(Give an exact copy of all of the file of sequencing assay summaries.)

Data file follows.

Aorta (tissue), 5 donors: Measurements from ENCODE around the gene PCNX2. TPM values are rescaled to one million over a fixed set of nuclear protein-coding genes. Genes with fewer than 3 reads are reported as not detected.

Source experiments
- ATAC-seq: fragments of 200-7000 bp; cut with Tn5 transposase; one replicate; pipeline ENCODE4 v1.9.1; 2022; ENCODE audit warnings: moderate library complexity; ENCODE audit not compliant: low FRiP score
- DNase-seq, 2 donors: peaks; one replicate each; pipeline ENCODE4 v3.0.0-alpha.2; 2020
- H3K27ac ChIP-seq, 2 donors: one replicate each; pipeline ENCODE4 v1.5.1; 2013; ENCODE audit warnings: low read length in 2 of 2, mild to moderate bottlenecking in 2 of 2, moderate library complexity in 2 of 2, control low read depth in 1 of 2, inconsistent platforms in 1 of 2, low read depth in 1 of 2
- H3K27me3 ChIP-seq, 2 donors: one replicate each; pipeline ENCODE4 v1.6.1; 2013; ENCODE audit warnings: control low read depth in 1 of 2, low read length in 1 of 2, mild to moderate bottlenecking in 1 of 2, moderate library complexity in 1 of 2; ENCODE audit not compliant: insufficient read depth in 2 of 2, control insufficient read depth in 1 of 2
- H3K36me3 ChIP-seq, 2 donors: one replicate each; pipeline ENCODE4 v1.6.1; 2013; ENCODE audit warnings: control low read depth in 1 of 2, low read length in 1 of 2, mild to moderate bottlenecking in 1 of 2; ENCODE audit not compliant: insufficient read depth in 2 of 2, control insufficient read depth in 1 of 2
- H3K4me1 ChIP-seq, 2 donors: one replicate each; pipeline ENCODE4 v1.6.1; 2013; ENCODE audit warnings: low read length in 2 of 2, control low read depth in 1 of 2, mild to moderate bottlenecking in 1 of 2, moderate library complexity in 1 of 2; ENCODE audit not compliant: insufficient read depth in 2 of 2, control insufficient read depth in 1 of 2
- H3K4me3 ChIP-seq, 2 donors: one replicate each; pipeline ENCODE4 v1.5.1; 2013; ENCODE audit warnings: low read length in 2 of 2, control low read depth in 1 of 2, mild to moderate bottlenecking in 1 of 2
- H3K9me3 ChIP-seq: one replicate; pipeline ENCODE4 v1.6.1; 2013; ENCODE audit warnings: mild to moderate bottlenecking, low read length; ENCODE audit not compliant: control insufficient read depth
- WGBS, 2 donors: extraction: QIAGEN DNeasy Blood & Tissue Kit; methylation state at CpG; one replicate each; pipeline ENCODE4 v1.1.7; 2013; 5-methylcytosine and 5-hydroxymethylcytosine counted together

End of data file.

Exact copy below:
Aorta (tissue), 5 donors: Measurements from ENCODE around the gene PCNX2. TPM values are rescaled to one million over a fixed set of nuclear protein-coding genes. Genes with fewer than 3 reads are reported as not detected.

Source experiments
- ATAC-seq: fragments of 200-7000 bp; cut with Tn5 transposase; one replicate; pipeline ENCODE4 v1.9.1; 2022; ENCODE audit warnings: moderate library complexity; ENCODE audit not compliant: low FRiP score
- DNase-seq, 2 donors: peaks; one replicate each; pipeline ENCODE4 v3.0.0-alpha.2; 2020
- H3K27ac ChIP-seq, 2 donors: one replicate each; pipeline ENCODE4 v1.5.1; 2013; ENCODE audit warnings: low read length in 2 of 2, mild to moderate bottlenecking in 2 of 2, moderate library complexity in 2 of 2, control low read depth in 1 of 2, inconsistent platforms in 1 of 2, low read depth in 1 of 2
- H3K27me3 ChIP-seq, 2 donors: one replicate each; pipeline ENCODE4 v1.6.1; 2013; ENCODE audit warnings: control low read depth in 1 of 2, low read length in 1 of 2, mild to moderate bottlenecking in 1 of 2, moderate library complexity in 1 of 2; ENCODE audit not compliant: insufficient read depth in 2 of 2, control insufficient read depth in 1 of 2
- H3K36me3 ChIP-seq, 2 donors: one replicate each; pipeline ENCODE4 v1.6.1; 2013; ENCODE audit warnings: control low read depth in 1 of 2, low read length in 1 of 2, mild to moderate bottlenecking in 1 of 2; ENCODE audit not compliant: insufficient read depth in 2 of 2, control insufficient read depth in 1 of 2
- H3K4me1 ChIP-seq, 2 donors: one replicate each; pipeline ENCODE4 v1.6.1; 2013; ENCODE audit warnings: low read length in 2 of 2, control low read depth in 1 of 2, mild to moderate bottlenecking in 1 of 2, moderate library complexity in 1 of 2; ENCODE audit not compliant: insufficient read depth in 2 of 2, control insufficient read depth in 1 of 2
- H3K4me3 ChIP-seq, 2 donors: one replicate each; pipeline ENCODE4 v1.5.1; 2013; ENCODE audit warnings: low read length in 2 of 2, control low read depth in 1 of 2, mild to moderate bottlenecking in 1 of 2
- H3K9me3 ChIP-seq: one replicate; pipeline ENCODE4 v1.6.1; 2013; ENCODE audit warnings: mild to moderate bottlenecking, low read length; ENCODE audit not compliant: control insufficient read depth
- WGBS, 2 donors: extraction: QIAGEN DNeasy Blood & Tissue Kit; methylation state at CpG; one replicate each; pipeline ENCODE4 v1.1.7; 2013; 5-methylcytosine and 5-hydroxymethylcytosine counted together